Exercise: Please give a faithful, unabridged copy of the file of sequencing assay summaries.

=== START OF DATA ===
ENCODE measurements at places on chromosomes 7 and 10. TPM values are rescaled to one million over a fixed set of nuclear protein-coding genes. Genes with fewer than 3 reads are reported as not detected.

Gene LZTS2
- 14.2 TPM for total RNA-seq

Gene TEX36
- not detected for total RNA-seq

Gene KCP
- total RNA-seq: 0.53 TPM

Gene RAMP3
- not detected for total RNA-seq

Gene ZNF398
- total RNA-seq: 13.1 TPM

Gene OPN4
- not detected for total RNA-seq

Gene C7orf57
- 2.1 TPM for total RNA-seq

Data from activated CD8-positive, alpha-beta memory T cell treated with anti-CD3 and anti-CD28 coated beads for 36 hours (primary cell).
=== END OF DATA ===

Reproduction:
ENCODE measurements at places on chromosomes 7 and 10. TPM values are rescaled to one million over a fixed set of nuclear protein-coding genes. Genes with fewer than 3 reads are reported as not detected.

Gene LZTS2
- 14.2 TPM for total RNA-seq

Gene TEX36
- not detected for total RNA-seq

Gene KCP
- total RNA-seq: 0.53 TPM

Gene RAMP3
- not detected for total RNA-seq

Gene ZNF398
- total RNA-seq: 13.1 TPM

Gene OPN4
- not detected for total RNA-seq

Gene C7orf57
- 2.1 TPM for total RNA-seq

Data from activated CD8-positive, alpha-beta memory T cell treated with anti-CD3 and anti-CD28 coated beads for 36 hours (primary cell).